Britain’s daily Covid statistics were axed today as the country moves forward to the next stage of the pandemic.
UK Health Security Agency (UKHSA) bosses will now only publish Britain-wide updates twice a week, on Monday and Thursday.
It follows pressure from both Tory MPs and top experts, who warned the infection numbers have become hugely unreliable now free Covid tests have been stopped for the majority of Britons. Hospitalisation and death numbers have been skewed for several months.
The UKHSA will still publish daily England figures but headline UK numbers — used throughout the pandemic to justify implementing restrictions — will be affected.
It comes as the UK today logged just 26,280 positive tests over the last three days, the equivalent of around 8,700 each day on average, and 212 deaths, roughly 70 per day.
Ministers stopped publishing figures on weekends following ‘Freedom Day’, meaning the Government dashboard update on Mondays now also includes data for Saturday and Sunday. The scaling back of the system means it will also include data from Fridays.
The Government is relying on the Office for National Statistics’ (ONS) weekly infection survey, which uses random swabbing, to get a read on the virus’ true trajectory. It also reported a drop last week.
Meanwhile, latest Covid hospital data shows there were 992 admissions for the virus on May 3, down nearly a fifth on the previous week.
Daily hospitalisations have now fallen for four weeks in a row — despite NHS leaders calling for masks and outdoor mixing to return at the start of April.
The move to scale-back the UK figures was prompted by Public Health Scotland, where the national Covid dashboard will only be update on Mondays and Thursdays. From June, it will move to weekly updates.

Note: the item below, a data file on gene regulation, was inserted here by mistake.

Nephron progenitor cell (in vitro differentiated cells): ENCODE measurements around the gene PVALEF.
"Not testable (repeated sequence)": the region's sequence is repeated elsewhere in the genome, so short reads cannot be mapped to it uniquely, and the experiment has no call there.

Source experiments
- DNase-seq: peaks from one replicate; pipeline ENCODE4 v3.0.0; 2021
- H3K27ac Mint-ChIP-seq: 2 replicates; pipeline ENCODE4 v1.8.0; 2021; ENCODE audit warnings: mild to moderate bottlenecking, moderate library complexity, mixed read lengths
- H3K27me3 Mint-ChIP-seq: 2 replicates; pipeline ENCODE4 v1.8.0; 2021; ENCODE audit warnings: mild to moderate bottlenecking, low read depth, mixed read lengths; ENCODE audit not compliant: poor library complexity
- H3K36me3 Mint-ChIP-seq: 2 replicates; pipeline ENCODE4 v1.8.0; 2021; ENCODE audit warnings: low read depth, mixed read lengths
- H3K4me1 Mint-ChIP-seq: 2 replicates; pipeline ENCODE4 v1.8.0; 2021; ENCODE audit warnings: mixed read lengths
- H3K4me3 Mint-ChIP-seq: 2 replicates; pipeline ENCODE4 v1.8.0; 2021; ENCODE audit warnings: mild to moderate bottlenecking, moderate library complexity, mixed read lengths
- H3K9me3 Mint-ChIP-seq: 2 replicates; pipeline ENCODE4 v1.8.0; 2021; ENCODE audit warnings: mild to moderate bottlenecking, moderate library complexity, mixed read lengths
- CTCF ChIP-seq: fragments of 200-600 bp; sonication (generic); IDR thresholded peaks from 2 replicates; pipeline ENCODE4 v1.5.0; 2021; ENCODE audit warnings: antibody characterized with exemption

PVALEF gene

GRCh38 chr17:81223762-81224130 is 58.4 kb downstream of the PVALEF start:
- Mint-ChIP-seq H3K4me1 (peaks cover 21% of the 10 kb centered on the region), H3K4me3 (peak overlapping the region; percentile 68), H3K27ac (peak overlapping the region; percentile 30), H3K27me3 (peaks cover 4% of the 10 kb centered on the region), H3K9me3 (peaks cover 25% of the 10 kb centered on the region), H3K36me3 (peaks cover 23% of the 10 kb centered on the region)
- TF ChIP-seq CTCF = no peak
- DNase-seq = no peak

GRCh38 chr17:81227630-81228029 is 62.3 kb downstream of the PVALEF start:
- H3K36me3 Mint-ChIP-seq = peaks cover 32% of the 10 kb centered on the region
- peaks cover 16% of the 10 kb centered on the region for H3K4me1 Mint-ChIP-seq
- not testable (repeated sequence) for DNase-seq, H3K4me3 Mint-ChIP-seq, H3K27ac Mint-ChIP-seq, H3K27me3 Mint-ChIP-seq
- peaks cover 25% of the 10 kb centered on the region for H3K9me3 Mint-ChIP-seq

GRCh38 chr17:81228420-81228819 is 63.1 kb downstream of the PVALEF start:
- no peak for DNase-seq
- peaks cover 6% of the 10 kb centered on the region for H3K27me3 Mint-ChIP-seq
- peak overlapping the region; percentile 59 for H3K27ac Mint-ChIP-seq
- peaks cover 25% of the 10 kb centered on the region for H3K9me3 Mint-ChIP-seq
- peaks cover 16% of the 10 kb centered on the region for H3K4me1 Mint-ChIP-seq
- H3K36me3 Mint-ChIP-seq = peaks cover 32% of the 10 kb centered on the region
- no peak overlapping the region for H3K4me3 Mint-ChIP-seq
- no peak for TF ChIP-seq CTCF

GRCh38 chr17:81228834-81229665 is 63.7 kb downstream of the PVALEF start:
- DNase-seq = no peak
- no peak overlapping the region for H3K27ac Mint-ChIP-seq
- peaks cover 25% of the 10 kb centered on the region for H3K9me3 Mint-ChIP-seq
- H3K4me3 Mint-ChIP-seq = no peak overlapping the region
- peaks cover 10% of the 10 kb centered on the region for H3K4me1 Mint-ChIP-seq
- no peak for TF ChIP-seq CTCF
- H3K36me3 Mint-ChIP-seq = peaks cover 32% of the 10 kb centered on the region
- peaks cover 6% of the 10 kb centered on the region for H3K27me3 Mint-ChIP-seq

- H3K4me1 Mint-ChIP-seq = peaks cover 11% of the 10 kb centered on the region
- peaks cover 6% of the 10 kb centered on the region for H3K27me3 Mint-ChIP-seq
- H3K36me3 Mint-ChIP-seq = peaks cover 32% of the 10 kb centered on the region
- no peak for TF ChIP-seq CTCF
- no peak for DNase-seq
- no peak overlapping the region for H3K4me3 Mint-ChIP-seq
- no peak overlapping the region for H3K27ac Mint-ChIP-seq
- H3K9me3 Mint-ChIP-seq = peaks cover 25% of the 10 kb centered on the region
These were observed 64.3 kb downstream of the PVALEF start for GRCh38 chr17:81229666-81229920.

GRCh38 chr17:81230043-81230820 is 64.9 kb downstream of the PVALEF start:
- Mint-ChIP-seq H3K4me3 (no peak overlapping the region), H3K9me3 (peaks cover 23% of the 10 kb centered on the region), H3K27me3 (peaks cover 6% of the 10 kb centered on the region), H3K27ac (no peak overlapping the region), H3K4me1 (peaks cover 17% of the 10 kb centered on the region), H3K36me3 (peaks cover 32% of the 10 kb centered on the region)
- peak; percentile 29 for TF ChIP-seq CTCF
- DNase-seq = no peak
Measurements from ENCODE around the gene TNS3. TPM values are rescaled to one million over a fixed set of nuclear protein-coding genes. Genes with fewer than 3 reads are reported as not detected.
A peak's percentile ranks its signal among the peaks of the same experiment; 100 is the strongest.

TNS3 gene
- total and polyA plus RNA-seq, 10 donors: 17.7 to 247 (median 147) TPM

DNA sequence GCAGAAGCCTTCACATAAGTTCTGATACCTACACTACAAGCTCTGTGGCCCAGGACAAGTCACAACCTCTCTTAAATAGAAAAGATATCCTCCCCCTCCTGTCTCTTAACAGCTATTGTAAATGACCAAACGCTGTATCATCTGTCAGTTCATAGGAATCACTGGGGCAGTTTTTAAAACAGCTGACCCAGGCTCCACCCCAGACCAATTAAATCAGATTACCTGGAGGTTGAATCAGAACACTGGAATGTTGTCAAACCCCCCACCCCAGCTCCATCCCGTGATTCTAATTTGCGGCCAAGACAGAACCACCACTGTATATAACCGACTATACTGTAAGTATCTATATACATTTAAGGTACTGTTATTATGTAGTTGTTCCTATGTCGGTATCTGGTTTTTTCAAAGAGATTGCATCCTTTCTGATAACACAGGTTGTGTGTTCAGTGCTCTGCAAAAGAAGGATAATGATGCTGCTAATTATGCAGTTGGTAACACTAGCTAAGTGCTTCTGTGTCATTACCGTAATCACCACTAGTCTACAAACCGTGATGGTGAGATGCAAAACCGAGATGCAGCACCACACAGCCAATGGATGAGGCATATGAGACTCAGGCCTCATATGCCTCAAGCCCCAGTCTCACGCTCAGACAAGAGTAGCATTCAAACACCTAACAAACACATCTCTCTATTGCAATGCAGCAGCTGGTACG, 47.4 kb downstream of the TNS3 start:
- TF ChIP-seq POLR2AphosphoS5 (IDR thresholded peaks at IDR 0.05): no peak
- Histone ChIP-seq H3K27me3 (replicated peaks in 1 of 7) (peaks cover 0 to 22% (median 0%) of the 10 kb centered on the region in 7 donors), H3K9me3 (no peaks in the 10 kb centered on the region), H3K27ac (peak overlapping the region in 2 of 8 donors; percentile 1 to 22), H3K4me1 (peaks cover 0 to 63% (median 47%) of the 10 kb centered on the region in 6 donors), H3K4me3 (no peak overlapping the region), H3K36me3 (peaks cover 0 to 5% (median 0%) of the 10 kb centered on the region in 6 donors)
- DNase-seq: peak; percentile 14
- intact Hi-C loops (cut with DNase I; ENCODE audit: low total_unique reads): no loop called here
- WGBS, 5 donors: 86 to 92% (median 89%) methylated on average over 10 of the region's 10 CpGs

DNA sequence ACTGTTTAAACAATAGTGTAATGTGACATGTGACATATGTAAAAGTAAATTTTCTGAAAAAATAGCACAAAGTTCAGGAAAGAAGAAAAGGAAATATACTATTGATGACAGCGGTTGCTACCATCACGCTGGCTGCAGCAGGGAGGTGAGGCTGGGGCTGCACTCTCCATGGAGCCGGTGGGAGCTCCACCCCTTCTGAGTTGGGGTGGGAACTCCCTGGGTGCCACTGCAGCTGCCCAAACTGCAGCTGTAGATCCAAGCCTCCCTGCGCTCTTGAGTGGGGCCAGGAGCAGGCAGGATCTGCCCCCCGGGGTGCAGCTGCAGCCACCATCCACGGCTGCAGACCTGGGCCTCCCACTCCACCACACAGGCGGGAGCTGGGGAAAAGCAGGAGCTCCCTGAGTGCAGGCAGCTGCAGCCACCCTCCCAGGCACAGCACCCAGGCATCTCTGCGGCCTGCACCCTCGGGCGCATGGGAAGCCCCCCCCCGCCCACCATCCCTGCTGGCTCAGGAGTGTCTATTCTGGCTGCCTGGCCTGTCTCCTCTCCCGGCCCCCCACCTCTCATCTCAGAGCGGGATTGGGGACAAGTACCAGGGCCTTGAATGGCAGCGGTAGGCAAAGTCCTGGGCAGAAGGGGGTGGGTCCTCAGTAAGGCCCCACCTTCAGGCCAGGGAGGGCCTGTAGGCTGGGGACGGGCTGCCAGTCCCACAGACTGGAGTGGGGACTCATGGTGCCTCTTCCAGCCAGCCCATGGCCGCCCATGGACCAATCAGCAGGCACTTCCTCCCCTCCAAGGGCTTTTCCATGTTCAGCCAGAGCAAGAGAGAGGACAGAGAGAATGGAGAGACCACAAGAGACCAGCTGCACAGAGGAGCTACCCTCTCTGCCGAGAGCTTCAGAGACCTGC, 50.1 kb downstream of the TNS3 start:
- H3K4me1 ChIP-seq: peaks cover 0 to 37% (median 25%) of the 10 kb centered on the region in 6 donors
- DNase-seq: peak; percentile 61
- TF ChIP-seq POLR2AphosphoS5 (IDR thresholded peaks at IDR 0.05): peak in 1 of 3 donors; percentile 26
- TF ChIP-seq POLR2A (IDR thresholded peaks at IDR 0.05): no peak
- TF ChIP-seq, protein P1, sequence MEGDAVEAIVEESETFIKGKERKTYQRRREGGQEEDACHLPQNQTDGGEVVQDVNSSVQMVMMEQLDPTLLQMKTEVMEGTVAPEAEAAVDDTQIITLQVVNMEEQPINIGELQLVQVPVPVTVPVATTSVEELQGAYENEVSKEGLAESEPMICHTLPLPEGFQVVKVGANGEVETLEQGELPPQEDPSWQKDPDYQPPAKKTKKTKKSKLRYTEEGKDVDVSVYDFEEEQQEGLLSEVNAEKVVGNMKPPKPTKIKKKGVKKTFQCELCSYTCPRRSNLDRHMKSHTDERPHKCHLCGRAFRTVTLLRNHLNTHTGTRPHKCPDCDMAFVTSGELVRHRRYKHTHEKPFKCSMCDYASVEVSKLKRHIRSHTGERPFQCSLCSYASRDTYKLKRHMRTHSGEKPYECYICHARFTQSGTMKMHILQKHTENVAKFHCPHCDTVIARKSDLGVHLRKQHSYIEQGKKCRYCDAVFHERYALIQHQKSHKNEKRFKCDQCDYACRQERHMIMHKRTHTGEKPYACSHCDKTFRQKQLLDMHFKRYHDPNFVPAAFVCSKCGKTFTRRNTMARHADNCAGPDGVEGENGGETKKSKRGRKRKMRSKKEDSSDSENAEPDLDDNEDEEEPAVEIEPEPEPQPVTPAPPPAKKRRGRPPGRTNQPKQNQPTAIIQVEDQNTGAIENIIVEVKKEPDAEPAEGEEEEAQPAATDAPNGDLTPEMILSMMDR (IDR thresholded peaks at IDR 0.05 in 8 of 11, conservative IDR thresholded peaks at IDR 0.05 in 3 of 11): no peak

In response, the UKHSA confirmed Covid statistics in the UK are changing, with the UK figures only available on Monday and Thursday.
Clare Griffiths, head of the UK Covid dashboard, said: ‘As we move forward in the pandemic, changes to reporting across the four nations means Covid metrics will be updated on different dates and schedules.
‘Variations in reporting schedules should be considered when looking at reported Covid figures and day-to-day comparisons may therefore be misleading.’
It adds to the fragmentation of the daily numbers, as Wales now only publishes its vaccine data on Monday, meaning UK-wide updated immunisation data is only available once a week.
It comes after Ireland’s Department of Health last month confirmed it will ‘no longer’ publish daily Covid figures. Instead, outbreak figures will be ‘updated regularly’ on the country’s Covid dashboard.
The country’s health chiefs said they will continue to monitor all information relating to the epidemiology of the virus, including case numbers, local outbreaks and trends, as well as the emergence and detection of new variants in Ireland and abroad.
But UK health bosses have insisted that there are ‘currently no plans’ to scrap the daily numbers. Data for England continues to be published daily under each topic area — testing, cases, healthcare, vaccinations and deaths.